I have a statutory trust which is held for the three children of the deceased (all are minors). The trustees are the ex-husband and the partner of the deceased.
Two of the children are from the marriage to the ex-husband and the remaining child is that of the deceased’s partner and the deceased.
the trustees want to be trustees of their own children’s trust rather than jointly responsible for all three children.
The deceased died in 2012, but the estate has only recently been finalised and the money released to the trustees.
Can I do a resolution for an Advanced Settlement for the children of the ex-husband to place their share of the trust into a separate settlement, whilst at the same time retiring the deceased’s partner as a trustee of the new settlement and appointing an new trustee?
What are the precise terms of the “statutory trust”?
It sounds as if the trustees are assuming that the assets are shared
equally between the 3 children - and intend to treat them as if one third
belongs to each. But what if one dies under 18, and the funds should pass
to the other children but have been spent?
I take it that the deceased died intestate, so that the statutory trusts referred to are as set out under the Administration of Estates Act 1925.
As the deceased died in 2012, the trustees may only advance up to 50% of any beneficiary’s presumptive share, so that an appointment of the whole of the marital children’s combined share would be a breach of the trustees’ powers.
Even if the Inheritance and Trustees Powers Act 2014 applied, the trustees would have a number of other issues that could complicate the situation:
Despite the appointment, there may still only be a single settlement for CGT and income tax purposes, so that transactions by one set of trustees may adversely impact the tax position of the other trustees.
Even if the trustees agreed to share the annual allowances, etc. 50/50, HMRC may not recognise any such agreement and assess both funds as a single settlement, which could include pooling acquisition values if both sets of trustees hold the same shares
If only the “shares” of the marital children could be appointed, the share held for the partner’s child would still pass to the marital children if he/she does not attain age 18 whereas, unless specifically provided for, the partner’s child will not benefit should either or both of the marital children fail to attain age 18.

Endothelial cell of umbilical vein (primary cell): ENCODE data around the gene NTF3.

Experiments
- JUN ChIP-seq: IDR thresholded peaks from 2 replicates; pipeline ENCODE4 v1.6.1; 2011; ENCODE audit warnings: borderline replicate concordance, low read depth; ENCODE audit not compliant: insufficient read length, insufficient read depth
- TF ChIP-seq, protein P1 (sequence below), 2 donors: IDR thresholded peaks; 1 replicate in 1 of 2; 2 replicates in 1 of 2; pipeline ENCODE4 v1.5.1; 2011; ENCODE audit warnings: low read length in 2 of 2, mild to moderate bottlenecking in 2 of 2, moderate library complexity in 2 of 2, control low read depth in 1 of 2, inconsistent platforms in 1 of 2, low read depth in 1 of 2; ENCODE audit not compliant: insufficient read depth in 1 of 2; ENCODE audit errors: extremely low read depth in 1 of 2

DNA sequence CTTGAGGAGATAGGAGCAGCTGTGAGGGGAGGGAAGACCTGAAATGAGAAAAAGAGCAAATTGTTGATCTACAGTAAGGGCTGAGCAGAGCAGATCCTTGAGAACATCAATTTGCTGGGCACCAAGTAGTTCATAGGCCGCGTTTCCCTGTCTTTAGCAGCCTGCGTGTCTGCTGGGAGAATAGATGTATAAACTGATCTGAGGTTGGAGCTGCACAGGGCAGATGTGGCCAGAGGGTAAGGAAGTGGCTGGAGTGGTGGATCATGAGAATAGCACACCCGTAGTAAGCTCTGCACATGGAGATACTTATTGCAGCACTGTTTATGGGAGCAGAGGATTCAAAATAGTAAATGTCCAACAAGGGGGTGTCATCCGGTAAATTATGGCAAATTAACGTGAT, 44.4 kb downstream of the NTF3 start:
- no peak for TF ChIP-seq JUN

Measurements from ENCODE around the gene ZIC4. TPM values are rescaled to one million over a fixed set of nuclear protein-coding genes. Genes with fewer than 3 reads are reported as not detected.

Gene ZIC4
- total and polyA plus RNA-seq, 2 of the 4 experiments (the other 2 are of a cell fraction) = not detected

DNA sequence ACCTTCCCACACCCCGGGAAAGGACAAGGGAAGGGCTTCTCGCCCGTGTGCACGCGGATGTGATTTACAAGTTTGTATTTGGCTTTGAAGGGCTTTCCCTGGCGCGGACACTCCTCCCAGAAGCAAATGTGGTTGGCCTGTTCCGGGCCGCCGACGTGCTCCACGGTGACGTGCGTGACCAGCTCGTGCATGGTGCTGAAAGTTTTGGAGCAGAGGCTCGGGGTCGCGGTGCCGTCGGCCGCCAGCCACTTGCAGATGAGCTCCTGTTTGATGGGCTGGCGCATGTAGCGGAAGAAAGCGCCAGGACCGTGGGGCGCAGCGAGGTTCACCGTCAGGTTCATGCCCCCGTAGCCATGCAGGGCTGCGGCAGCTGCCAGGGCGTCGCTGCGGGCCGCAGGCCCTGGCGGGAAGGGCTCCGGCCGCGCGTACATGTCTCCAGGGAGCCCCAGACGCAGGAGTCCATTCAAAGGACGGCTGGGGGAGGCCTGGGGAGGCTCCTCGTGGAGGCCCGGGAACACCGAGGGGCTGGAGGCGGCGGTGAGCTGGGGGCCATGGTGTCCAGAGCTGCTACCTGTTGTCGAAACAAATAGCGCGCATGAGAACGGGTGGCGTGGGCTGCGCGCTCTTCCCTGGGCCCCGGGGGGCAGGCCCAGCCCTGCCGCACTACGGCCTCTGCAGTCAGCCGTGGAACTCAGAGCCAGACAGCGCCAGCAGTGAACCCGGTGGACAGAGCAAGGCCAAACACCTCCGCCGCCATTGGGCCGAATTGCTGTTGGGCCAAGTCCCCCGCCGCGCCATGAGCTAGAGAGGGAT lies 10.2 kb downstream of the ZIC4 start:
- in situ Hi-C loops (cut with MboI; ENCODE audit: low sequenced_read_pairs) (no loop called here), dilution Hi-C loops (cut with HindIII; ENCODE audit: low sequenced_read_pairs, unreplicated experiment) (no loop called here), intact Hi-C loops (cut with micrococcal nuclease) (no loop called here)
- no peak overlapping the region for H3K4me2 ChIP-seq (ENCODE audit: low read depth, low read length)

The trust arises on intestacy of the mother. It is intended that the funds are retained by trustees until the children are 18. The issue is that the two fathers who are the administrators of the estate want to be able to manage their own children’s “share” with another trustee each, rather than with each other as trustees. I would have done an advanced trust, to set up separate funds with gifts over to the other children in the event that one of them didn’t attain 18,but the death was in 2012, so can only advance upto one half under S32 TA 1925. So I am not sure if it can be done.
It seems to me that there may be a slightly different way of achieving what you are wanting to achieve. It is possible to have separate trustees for different sub-funds of the same settlement. As noted already the assets will remain a single settlement for tax purposes, and there are some other practical considerations to address, so a degree of co-operation will remain necessary. I suggest the second trustee of each fund should be the same person (ideally a professional) , thus forming a ‘link’ between the two parts of the trust.
I was hoping I could do this, but wasn’t sure of the statutory power or precedent to do it. They parties do want a professional trustee involved. Can you direct me to a suitable precedent please?
Precedent E7e1 in Practical Trust Precedents could be adapted to your purpose, but really there is no special magic to this. The ability to appoint separate trustees of a distinct fund is confirmed by s. 37(1)(b) TA 1925.